Listen To The Article Below
obert S. Mueller III was at Camp David the Saturday morning after the Sept. 11, 2001, attacks. Just days into his tenure as FBI director, he was humiliated when President George W. Bush dismissed his reporting and said he wanted him to prevent another attack. After his experience at Camp David, Mueller resolved and resolutely set about to change the FBI’s “culture.” That’s the word he used. He was going to make it into an intelligence agency, or in his repeated terminology, an “intelligence-driven” organization.
Although Mueller as a federal prosecutor had worked with dozens of special agents — case agents — in both Boston and San Francisco as a federal prosecutor, he did not know FBI culture nor how the bureau functioned. He also displayed hostility to SACs, the special agents in charge of each of the bureau’s 50-plus field offices.
Mueller did not understand the FBI’s office of origin, or “OO,” system, which had been in use for nearly three-quarters of a century, wherein one field office runs the case as the office of origin, sending out leads to other field offices, the Auxiliary Offices, or “AOs,” who report back.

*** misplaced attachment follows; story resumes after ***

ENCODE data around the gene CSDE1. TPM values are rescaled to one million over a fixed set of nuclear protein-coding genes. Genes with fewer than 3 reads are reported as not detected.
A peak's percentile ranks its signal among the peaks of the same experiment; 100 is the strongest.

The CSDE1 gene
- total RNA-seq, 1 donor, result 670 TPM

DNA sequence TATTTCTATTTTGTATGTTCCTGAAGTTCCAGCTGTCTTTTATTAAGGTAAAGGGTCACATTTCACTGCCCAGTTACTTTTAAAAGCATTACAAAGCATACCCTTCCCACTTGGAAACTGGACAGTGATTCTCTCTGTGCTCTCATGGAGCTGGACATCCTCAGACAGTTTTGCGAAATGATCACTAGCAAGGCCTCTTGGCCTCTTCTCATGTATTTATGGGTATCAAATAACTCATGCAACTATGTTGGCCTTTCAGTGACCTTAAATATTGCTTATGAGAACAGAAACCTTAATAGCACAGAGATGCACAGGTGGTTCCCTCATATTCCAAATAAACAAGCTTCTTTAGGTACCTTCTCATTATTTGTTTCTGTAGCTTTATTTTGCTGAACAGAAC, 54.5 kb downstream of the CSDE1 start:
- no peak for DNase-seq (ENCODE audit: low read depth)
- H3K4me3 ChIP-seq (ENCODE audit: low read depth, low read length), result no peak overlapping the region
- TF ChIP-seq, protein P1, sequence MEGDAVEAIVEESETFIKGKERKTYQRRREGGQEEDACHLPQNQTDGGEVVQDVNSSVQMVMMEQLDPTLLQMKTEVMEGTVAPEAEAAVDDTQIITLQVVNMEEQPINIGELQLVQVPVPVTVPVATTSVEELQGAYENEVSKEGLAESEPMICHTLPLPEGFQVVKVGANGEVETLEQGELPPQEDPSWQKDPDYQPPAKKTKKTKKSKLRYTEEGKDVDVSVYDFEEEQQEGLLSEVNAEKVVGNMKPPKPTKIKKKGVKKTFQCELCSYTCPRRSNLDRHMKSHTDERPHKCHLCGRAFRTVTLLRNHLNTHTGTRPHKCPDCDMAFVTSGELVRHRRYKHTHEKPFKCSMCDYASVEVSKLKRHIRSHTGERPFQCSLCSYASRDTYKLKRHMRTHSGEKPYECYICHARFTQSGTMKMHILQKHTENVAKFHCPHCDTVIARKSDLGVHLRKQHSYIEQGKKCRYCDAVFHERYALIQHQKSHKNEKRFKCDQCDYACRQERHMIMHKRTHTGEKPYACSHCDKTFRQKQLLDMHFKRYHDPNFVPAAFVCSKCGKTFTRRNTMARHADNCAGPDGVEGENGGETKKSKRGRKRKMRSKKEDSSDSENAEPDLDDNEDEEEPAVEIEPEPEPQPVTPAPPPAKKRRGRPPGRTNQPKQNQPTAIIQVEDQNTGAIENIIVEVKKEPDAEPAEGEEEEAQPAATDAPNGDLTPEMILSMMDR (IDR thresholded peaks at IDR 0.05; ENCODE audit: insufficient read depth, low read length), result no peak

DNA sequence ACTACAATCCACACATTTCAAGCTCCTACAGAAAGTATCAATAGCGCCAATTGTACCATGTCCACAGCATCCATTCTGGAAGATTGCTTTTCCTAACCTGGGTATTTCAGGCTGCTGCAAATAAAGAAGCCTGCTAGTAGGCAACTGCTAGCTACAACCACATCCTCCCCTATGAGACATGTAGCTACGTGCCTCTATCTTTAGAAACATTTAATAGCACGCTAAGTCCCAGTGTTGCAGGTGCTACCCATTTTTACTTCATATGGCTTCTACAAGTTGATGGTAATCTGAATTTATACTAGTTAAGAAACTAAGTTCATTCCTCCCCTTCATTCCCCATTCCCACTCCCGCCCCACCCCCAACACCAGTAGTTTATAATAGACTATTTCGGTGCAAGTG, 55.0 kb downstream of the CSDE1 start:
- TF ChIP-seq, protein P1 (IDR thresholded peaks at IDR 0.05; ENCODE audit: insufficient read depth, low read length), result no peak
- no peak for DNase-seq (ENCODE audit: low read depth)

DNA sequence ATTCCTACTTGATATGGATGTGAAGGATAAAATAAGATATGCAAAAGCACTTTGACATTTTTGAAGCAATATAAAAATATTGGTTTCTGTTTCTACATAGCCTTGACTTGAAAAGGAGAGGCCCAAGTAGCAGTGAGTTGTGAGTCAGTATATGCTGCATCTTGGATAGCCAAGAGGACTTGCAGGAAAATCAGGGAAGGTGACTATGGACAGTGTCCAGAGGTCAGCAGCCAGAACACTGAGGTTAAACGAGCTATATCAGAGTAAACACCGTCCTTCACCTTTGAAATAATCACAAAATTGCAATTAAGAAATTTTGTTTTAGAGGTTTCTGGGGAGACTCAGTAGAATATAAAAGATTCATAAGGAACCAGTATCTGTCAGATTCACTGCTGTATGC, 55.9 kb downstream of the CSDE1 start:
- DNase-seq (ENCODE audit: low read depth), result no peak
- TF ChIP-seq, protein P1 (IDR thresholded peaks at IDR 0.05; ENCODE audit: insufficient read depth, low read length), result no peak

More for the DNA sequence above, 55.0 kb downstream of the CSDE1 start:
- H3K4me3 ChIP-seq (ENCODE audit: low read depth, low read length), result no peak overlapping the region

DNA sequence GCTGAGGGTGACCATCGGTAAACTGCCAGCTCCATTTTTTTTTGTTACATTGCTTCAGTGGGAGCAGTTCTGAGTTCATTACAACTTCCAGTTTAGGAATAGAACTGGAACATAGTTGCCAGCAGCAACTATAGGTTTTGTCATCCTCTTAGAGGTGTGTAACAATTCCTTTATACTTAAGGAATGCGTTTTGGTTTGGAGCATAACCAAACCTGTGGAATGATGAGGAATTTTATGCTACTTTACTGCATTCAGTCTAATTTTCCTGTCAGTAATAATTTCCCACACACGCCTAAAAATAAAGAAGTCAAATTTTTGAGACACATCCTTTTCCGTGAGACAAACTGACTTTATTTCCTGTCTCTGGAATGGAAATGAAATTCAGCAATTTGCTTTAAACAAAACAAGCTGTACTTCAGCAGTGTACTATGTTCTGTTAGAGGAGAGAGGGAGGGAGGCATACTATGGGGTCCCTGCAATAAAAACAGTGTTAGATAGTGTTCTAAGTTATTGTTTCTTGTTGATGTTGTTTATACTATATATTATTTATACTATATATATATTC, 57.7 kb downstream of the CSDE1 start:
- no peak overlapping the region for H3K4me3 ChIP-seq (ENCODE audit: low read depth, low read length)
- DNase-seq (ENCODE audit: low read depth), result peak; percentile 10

In the case of the 9/11 attacks on the Pentagon, the World Trade Towers, and in Pennsylvania, the logical OO would be New York or perhaps the Washington Field Office. Both had experienced international squads. The NYO had two, squads I-45 and I-49, which had famously chased al-Qaida suspects around the world for years.
But Mueller wanted centralization. Everything back at FBI Headquarters, all information and decision-making. Headquarters’ compartmentalization is a hallmark of intelligence agencies. Mueller’s predecessor, Louis Freeh, who had been a field agent, strongly believed in empowering the field offices. Not Mueller. He accelerated the centralization. He also believed SACs — the few he had encountered — presided over their territory like “dukes” — his word.